Analysis of R.G. Anand V. M/S Deluxe Films And Its Relevance In Recent Times


cinematographyInfringement of an owner’s copyright by a third party is usually a contentious issue, especially when both works are linked by a common narrative and source. It is a well-established law that there exists no copyright in ideas. Only the material form in which the ideas are translated is protected by copyright. For example, two authors may have the same book idea. However, it is how they communicate themselves, i.e. how they put their ideas down in a physical form, which distinguishes them. It is the form in which a certain idea is protected after it has been translated. The test to decide what constitutes infringement was not laid out in India until the case of R.G. Anand v. M/s Delux Films and others (1978). The decision marked the beginning of a new era under the Copyright law, clarifying that copyright does not apply to mere ideas, but rather to the expression of thoughts/ideas, etc. This blog is going to highlight the main findings of the judgment and its relevance in recent times.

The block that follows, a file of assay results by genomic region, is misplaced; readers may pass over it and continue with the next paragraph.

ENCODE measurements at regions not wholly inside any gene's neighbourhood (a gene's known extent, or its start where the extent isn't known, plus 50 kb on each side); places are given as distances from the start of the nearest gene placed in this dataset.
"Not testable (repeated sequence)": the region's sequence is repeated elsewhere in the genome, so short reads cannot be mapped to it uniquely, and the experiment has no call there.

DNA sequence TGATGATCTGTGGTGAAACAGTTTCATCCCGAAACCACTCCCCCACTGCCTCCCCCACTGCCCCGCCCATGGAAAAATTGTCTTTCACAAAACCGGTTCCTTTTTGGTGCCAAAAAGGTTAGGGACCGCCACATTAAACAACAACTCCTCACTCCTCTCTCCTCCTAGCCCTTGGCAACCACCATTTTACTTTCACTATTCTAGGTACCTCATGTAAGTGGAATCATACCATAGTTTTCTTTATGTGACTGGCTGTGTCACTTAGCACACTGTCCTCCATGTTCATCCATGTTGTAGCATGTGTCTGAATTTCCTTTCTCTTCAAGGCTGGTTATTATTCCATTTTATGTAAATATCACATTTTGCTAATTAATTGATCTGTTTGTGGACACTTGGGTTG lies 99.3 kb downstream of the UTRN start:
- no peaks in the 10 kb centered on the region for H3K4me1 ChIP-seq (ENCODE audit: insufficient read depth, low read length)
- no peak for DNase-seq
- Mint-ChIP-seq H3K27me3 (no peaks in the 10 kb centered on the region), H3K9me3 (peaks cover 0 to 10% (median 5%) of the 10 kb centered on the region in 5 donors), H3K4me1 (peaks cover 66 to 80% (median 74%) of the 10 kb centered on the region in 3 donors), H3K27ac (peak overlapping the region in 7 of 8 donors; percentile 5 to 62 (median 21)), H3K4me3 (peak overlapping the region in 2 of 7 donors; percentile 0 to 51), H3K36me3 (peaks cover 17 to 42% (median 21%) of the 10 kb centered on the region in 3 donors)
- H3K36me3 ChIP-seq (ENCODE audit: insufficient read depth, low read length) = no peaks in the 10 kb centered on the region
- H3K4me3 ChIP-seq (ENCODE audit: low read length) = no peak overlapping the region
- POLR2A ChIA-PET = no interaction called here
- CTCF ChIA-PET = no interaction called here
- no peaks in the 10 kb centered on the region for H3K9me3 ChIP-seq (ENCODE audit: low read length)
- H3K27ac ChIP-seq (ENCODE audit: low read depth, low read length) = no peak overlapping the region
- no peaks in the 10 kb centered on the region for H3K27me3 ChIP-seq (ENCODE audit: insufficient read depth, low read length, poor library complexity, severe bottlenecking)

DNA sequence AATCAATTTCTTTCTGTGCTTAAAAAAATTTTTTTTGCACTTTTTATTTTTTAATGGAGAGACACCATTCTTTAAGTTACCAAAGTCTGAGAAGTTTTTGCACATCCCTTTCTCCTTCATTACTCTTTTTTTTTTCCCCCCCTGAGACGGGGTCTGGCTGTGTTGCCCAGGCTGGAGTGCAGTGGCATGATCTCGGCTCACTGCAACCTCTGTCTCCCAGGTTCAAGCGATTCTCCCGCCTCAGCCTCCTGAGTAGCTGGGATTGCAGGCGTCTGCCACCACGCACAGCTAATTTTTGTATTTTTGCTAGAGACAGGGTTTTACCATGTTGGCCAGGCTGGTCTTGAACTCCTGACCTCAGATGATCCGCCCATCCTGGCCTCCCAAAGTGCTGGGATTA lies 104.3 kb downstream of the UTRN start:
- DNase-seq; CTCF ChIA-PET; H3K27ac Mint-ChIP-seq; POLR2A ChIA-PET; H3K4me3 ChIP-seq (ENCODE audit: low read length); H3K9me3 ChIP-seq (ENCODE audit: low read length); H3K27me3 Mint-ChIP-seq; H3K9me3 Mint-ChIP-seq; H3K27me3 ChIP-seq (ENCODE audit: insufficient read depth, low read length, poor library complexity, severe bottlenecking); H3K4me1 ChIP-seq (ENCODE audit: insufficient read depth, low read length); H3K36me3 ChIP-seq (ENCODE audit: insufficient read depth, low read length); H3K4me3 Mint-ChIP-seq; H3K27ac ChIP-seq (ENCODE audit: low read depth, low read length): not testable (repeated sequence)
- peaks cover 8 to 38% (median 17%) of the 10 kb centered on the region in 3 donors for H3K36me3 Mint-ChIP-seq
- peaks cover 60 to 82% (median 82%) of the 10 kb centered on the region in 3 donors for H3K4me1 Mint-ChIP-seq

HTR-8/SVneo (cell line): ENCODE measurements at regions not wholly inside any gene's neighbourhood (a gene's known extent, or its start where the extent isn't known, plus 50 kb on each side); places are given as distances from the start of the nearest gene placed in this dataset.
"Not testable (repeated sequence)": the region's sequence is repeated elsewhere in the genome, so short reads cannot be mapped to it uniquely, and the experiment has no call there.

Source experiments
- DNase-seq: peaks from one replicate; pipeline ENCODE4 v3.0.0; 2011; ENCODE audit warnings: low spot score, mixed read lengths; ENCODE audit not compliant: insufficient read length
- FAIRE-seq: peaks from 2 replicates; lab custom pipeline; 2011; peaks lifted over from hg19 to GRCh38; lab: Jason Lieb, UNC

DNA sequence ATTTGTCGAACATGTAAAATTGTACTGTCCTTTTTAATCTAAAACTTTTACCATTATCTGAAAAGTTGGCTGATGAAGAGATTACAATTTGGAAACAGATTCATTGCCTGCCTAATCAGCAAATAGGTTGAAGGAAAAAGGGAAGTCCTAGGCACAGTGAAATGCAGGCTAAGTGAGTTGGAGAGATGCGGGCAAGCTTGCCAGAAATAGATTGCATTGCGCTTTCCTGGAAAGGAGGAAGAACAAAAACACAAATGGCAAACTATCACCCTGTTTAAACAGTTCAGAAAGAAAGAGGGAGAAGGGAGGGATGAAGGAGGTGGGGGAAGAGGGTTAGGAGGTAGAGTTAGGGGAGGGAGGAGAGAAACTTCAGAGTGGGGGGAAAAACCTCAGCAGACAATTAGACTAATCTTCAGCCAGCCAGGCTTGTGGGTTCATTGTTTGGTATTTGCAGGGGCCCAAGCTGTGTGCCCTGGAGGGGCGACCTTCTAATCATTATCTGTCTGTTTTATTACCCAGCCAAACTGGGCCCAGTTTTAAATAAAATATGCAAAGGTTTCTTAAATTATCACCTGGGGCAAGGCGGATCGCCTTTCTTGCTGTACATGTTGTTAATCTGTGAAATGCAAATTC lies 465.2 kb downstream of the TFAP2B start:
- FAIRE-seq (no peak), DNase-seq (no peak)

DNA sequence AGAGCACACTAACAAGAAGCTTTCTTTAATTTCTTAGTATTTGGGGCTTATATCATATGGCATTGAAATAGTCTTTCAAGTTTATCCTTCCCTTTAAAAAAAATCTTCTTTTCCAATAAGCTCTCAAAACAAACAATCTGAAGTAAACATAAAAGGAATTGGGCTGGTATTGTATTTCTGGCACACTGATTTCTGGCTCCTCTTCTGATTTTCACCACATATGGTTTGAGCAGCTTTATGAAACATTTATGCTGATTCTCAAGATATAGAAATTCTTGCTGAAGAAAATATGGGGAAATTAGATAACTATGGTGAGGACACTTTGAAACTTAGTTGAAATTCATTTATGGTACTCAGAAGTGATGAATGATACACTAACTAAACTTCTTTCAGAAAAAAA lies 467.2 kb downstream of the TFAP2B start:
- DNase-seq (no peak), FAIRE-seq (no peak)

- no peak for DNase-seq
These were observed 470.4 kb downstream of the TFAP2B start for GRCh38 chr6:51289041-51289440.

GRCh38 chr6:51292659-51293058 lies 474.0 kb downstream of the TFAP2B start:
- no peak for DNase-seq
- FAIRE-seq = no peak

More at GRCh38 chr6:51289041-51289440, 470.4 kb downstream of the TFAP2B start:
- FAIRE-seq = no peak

In 1953, the appellant, R. G. Anand, a professional architect who is also a playwright, dramatist, and producer of various theatrical plays, wrote and performed a play called “Hum Hindustani.” It was a hit, and it was re-staged in 1954, 1955, and 1956. The second defendant, Mr. Mohan Sehgal, approached the plaintiff after learning of his interest in shooting the play due to its growing popularity. Plaintiff met with the second and third defendants in January 1955 and had extensive conversations regarding the play, its storyline, and the potential of filming it. The plaintiff, however, had no more communication from the second defendant after this exchange.